nvr1983 – editor/contributor, RTC

Is this a joke? Am I the only college basketball fan who isn’t fully aboard the John Wall bandwagon? I know he exceptionally talented, but he is still very rough around the edges. For every jaw-dropping play he makes (and there have been several) there are a half dozen turnovers. This isn’t exactly shocking since Wall has only played nine games, but for some reason everybody is willing to overlook his carelessness because of his ridiculous athleticism and his penchant for hitting big shots. I get the infatuation with his potential, but before I anoint him “The Next Big Thing” I want to see him dominate. I am talking a 37/23 like Durant put up against Texas Tech (in regulation!) back when Bob Knight was still roaming the sideline in Lubbock. Wall gives us glimpses of his ability to dominate, but he hasn’t put it together for a long enough stretch to have me put him at that level yet. Wall may never put up similar numbers because of the DDM and the fact that Wall has more talented players around him than Durant did, but I’m going to wait for a little more consistency out of Wall before I even consider him in the discussion of the all-time freshmen.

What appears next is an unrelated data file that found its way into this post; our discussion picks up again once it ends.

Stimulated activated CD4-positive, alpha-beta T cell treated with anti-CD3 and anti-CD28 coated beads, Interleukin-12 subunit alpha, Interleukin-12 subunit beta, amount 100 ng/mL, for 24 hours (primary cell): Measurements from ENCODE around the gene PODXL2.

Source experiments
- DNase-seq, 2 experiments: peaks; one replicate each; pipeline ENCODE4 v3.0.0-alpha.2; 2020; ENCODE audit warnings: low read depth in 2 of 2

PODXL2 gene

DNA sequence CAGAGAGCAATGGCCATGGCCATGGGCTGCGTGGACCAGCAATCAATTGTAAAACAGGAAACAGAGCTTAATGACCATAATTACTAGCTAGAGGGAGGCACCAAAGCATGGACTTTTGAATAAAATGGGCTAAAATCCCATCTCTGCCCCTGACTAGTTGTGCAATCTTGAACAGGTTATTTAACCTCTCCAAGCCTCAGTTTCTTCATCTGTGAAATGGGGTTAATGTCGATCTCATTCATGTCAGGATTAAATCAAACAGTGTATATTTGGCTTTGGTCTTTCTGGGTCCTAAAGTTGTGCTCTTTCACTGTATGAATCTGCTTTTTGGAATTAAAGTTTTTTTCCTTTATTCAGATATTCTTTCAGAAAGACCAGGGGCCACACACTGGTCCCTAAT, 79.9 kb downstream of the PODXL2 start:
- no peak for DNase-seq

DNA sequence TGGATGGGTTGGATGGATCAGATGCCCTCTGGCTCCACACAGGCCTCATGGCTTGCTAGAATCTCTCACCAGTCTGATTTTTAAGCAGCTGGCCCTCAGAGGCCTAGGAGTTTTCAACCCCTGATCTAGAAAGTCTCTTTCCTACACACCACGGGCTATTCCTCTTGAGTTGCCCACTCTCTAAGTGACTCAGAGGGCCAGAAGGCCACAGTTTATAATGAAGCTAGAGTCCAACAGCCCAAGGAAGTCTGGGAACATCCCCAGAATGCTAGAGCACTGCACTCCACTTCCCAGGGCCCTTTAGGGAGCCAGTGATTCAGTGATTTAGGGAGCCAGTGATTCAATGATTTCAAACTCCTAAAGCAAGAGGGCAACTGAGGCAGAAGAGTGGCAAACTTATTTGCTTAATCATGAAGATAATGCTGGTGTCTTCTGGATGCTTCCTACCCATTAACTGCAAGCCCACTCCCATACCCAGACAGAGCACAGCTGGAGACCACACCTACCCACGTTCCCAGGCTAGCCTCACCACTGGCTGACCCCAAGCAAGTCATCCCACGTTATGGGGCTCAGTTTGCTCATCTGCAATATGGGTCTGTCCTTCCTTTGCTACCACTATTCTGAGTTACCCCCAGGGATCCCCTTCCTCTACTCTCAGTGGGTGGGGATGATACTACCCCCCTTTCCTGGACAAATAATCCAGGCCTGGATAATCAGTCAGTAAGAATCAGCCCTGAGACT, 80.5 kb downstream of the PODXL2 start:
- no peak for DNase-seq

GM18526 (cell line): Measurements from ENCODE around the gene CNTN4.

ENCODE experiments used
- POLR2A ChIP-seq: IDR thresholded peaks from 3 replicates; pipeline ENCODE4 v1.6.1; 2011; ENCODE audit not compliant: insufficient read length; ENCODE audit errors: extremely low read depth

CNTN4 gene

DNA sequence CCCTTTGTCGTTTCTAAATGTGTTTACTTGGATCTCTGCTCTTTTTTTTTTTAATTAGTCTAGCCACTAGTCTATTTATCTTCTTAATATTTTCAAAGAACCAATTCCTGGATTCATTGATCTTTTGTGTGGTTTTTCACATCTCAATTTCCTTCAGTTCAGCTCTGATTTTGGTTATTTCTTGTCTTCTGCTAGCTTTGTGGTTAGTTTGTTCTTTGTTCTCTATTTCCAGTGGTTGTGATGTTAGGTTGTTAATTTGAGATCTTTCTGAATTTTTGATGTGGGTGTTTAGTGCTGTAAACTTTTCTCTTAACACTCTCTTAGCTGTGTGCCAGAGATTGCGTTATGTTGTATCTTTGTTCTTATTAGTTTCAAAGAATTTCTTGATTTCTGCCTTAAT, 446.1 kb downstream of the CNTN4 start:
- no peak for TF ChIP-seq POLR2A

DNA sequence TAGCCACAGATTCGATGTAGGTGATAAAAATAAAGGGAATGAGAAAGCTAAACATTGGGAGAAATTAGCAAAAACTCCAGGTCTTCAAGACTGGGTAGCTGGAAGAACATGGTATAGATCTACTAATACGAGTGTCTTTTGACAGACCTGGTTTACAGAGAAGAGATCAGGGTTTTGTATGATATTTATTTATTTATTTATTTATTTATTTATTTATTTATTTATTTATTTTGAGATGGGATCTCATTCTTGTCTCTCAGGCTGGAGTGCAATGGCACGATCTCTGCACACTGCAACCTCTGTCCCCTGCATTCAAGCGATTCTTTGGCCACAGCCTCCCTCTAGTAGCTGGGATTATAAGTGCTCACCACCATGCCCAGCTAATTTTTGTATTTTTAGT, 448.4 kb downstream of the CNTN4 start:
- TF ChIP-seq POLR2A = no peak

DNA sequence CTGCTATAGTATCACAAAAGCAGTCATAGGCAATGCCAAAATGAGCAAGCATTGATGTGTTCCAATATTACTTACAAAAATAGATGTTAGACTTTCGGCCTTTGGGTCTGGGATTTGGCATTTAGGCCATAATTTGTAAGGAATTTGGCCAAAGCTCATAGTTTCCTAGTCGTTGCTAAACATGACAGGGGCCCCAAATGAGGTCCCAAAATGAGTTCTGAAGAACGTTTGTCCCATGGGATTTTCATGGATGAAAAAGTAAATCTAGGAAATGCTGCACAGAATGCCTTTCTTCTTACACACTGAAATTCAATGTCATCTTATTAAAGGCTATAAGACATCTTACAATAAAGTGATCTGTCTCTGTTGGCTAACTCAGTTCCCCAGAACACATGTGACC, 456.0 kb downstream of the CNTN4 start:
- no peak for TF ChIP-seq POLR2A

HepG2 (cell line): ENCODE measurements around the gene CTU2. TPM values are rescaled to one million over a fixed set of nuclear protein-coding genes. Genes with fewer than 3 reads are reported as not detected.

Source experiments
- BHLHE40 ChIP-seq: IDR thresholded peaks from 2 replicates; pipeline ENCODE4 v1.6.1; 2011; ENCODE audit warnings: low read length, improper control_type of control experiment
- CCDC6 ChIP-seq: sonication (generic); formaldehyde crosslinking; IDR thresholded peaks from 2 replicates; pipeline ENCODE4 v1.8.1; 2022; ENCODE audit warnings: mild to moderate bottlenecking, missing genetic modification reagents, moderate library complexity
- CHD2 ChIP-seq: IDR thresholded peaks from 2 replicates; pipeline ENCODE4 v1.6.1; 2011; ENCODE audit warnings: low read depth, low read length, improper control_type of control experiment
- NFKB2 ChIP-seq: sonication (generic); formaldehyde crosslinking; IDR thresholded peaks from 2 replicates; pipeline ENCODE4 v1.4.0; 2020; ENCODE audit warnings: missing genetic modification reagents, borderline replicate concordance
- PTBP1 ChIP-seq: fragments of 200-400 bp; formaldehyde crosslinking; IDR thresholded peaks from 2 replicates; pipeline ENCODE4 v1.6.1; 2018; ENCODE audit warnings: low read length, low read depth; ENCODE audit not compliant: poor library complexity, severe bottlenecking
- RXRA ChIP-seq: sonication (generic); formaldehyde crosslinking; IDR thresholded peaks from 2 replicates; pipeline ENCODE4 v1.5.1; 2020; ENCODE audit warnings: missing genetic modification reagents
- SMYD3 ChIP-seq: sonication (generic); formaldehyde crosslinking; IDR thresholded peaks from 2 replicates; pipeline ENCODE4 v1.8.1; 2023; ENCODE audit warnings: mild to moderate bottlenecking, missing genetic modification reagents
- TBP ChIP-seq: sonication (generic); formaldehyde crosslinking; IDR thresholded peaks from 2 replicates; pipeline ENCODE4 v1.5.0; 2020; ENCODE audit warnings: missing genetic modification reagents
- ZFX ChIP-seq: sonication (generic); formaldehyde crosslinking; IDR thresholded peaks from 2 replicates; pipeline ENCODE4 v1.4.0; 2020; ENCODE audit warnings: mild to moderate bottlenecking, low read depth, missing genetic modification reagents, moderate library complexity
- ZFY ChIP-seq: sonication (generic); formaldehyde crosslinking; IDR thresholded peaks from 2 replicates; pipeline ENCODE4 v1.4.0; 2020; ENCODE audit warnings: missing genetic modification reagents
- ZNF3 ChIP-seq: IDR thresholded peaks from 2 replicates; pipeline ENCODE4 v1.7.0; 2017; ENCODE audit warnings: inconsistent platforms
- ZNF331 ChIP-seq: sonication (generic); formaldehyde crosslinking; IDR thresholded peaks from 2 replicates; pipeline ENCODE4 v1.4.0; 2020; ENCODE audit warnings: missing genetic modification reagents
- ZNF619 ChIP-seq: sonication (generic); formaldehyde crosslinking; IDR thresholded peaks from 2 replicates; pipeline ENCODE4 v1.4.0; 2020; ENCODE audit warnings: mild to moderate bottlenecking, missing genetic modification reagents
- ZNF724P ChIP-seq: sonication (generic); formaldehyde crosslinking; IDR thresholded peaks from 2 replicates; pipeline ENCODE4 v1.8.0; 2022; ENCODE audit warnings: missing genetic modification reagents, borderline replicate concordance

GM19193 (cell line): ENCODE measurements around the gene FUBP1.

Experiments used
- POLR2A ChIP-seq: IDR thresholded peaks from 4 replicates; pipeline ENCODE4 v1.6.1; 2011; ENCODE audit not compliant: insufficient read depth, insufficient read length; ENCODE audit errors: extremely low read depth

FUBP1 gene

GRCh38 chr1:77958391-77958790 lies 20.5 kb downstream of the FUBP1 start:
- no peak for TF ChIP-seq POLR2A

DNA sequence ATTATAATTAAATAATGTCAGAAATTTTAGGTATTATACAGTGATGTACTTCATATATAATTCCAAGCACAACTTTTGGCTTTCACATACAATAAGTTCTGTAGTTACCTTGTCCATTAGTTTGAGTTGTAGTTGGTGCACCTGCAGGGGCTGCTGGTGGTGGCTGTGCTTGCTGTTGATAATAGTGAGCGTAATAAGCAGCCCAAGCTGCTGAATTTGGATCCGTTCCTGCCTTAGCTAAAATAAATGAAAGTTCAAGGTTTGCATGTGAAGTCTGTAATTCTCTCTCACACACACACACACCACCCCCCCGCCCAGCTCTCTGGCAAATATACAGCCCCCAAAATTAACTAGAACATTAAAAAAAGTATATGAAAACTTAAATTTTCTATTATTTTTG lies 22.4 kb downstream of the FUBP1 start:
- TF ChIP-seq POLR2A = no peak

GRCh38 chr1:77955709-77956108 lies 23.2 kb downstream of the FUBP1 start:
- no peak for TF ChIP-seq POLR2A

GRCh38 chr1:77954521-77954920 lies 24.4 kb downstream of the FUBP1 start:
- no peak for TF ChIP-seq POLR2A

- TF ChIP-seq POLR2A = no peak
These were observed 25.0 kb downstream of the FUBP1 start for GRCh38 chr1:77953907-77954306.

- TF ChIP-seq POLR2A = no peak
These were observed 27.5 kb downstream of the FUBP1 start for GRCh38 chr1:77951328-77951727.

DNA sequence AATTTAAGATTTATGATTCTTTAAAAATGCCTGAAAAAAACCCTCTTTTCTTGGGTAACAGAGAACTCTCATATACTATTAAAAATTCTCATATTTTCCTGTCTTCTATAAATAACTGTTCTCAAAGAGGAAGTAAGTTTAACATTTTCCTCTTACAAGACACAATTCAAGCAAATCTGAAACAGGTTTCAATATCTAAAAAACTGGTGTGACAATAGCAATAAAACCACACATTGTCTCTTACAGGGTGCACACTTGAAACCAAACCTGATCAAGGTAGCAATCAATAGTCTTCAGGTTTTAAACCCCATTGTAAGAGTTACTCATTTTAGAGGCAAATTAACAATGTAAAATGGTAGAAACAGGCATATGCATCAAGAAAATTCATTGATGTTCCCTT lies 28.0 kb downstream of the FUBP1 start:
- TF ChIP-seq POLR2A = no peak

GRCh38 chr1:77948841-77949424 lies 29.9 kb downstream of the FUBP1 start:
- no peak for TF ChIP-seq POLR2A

john stevens – editor/contributor, RTC

I’d say he’s the best freshman since Kevin Durant in 2006-07.  It’s hard to overlook that 2007-08 frosh class of Rose, Beasley, Love, Mayo, etc.  But right now I think you can move Wall past them.  It has to stop at Durant because he was one of those players (let alone freshman) who made you want his team to show up on TV even if you had no rooting interest in the game.  And he won about every national POY award out there.  Wall has electrified college basketball fans in a similar way.  Maybe even more — I mean, the guy’s got his own dance that people are doing around the world, even showing up on prime-time television…like, on sitcoms (see below), not even basketball games.  Wall benefits slightly in that his stardom comes not just from his phenomenal skill, but also because he’s helping to revive the Kentucky program.  If their roles were switched, we might be talking about Xavier Henry as much as we are about Wall.  If he keeps his current pace, and if he wins all the national POYs and a championship, then and only then can we talk about moving him past Durant.